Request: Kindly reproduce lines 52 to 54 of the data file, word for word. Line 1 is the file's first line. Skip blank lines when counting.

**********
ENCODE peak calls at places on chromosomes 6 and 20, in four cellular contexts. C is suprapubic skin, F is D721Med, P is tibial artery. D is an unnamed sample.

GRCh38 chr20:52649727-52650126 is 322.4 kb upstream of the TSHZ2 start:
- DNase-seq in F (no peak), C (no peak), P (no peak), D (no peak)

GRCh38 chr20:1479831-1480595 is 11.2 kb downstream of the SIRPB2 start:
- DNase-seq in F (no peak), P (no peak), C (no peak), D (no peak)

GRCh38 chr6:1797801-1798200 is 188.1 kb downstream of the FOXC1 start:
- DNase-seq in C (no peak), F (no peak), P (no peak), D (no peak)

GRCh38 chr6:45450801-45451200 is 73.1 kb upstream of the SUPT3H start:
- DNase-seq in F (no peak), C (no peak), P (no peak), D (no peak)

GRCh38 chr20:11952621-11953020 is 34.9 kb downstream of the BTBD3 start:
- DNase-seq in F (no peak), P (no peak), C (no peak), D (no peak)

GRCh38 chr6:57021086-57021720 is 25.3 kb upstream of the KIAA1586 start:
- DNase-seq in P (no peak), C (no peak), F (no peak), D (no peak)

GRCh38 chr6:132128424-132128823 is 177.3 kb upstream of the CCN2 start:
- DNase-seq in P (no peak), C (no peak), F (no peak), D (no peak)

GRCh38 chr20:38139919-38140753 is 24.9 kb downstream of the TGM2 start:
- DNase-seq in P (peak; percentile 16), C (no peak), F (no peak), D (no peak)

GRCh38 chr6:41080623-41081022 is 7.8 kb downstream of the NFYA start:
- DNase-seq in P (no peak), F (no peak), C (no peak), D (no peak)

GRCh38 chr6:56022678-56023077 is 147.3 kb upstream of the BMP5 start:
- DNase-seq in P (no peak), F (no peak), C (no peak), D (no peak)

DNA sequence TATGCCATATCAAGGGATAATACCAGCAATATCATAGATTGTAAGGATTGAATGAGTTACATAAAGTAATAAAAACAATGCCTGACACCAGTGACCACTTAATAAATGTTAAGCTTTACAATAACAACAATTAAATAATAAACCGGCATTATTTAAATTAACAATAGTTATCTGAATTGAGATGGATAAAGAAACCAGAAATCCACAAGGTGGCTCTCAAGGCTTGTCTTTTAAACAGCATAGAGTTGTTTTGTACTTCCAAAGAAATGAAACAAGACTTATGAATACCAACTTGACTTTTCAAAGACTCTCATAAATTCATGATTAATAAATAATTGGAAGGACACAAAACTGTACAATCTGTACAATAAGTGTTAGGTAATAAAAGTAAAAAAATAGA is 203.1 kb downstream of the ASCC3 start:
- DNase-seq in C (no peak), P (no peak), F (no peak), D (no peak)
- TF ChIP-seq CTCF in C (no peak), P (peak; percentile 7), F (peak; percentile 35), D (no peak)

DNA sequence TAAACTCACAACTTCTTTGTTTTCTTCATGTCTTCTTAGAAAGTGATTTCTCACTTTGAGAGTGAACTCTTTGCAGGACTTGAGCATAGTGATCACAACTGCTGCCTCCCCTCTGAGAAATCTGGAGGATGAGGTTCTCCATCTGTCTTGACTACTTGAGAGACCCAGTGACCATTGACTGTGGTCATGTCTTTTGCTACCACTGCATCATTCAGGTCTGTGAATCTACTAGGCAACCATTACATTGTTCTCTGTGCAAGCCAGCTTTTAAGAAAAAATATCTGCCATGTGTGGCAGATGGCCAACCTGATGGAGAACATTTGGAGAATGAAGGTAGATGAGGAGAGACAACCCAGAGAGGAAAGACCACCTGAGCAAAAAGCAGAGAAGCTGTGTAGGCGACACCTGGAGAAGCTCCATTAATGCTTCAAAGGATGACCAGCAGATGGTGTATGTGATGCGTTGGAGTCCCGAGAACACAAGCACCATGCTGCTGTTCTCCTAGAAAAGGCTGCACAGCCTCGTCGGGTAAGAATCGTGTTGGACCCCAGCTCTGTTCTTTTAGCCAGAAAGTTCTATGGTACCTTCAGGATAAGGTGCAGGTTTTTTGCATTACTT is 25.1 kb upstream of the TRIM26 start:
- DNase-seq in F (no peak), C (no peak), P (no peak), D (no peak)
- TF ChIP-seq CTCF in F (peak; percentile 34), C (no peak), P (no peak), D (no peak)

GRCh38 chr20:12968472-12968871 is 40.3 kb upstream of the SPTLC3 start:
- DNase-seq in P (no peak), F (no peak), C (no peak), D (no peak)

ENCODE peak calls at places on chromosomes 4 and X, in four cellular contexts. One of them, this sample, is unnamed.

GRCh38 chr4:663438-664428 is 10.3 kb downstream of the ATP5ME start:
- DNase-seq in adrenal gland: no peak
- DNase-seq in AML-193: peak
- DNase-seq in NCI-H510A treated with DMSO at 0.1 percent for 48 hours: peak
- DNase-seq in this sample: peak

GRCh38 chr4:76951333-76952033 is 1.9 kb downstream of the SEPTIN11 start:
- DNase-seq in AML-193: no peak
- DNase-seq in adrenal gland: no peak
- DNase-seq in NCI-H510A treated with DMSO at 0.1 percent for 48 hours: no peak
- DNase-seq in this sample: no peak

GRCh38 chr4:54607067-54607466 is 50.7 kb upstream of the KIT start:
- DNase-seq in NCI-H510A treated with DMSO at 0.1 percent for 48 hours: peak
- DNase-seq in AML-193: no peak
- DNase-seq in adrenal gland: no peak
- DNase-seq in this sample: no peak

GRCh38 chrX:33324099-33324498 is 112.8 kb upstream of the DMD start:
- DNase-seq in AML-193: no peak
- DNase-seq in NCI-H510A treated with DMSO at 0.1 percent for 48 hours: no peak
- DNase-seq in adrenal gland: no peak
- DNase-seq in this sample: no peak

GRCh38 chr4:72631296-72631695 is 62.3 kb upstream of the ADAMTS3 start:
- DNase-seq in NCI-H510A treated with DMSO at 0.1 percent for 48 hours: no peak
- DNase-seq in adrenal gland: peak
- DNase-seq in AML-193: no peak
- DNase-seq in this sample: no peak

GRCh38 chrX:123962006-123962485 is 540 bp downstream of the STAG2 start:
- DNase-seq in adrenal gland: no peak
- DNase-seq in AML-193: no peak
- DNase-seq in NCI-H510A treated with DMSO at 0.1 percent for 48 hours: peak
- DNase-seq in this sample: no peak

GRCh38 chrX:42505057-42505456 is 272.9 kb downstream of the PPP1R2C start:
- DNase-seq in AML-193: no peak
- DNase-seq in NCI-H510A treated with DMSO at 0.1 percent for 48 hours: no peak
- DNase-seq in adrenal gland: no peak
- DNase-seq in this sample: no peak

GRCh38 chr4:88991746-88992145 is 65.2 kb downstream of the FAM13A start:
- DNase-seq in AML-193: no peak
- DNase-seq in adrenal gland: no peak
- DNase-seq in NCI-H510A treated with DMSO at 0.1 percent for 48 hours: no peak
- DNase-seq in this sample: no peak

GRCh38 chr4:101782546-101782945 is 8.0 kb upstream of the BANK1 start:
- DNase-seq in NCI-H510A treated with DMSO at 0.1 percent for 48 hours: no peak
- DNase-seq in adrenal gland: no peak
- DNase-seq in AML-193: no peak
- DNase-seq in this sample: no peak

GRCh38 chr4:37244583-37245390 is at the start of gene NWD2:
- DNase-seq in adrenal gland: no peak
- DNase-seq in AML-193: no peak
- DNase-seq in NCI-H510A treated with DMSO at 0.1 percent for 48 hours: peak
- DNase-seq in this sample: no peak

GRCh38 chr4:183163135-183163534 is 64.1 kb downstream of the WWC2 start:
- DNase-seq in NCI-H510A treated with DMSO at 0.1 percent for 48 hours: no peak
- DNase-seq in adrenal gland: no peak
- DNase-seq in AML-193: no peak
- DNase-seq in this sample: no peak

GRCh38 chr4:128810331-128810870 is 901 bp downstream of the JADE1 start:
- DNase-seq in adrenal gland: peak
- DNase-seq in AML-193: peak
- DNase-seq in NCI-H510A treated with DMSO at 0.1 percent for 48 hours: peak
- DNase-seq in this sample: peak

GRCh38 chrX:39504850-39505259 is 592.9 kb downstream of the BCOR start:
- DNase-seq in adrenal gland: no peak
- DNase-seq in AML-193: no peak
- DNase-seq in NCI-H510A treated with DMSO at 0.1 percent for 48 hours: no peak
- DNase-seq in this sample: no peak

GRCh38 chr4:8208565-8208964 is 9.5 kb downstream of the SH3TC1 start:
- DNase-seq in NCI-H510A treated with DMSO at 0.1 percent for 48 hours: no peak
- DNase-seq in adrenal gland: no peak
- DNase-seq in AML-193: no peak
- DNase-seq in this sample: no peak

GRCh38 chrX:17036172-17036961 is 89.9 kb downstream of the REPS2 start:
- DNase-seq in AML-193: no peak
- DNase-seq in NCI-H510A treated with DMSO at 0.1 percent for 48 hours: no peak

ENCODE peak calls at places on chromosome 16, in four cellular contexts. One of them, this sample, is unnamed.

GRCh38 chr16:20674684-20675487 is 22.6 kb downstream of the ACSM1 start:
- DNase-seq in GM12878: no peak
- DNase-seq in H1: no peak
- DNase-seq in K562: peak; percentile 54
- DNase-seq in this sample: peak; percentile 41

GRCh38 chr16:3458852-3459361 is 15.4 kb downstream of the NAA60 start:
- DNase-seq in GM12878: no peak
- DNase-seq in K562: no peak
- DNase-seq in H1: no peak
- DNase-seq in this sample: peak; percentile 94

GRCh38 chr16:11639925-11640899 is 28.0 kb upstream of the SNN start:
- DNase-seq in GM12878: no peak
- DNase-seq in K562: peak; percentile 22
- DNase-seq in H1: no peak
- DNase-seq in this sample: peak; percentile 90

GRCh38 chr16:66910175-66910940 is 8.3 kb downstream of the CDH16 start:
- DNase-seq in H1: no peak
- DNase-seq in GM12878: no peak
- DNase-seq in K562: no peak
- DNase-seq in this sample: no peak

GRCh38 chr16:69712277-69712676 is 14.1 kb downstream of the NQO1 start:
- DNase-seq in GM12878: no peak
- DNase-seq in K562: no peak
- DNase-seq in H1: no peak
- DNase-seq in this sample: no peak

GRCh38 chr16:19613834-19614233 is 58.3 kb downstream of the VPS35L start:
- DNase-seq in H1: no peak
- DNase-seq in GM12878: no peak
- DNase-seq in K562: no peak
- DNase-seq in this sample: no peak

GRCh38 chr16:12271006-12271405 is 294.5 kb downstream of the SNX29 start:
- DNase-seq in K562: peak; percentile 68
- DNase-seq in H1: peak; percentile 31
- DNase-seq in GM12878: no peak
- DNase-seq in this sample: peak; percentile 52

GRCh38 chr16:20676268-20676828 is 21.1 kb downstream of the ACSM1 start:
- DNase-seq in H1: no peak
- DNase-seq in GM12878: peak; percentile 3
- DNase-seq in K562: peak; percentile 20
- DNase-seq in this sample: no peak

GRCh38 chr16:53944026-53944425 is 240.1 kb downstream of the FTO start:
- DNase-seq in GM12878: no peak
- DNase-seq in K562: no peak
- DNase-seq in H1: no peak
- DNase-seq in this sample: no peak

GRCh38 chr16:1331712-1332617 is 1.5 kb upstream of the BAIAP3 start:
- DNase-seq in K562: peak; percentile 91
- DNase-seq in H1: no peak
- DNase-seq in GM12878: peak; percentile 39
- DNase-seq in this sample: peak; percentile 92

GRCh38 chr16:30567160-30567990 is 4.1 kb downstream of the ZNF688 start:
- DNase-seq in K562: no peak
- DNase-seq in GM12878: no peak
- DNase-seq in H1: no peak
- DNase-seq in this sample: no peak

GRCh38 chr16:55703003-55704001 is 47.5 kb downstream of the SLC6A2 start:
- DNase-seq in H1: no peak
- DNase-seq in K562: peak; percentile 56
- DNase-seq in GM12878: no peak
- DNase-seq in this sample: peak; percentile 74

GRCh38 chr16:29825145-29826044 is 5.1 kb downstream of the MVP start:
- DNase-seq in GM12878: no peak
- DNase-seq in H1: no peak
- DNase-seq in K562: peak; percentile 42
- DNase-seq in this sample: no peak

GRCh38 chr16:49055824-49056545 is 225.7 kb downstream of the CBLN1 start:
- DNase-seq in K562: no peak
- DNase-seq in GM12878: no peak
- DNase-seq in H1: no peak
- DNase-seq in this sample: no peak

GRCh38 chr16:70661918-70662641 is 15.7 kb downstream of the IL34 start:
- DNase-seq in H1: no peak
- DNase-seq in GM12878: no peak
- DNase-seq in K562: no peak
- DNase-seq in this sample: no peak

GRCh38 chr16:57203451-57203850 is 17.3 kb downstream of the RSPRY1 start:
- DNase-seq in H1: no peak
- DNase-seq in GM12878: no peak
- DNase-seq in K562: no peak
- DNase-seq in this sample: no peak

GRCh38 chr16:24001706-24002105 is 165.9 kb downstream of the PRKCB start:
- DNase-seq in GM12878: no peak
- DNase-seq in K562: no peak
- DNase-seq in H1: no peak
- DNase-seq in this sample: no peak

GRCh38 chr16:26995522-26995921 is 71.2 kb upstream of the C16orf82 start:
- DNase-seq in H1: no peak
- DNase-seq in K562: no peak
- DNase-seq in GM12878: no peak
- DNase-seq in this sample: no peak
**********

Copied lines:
- DNase-seq in NCI-H510A treated with DMSO at 0.1 percent for 48 hours: no peak
- DNase-seq in adrenal gland: peak
- DNase-seq in AML-193: no peak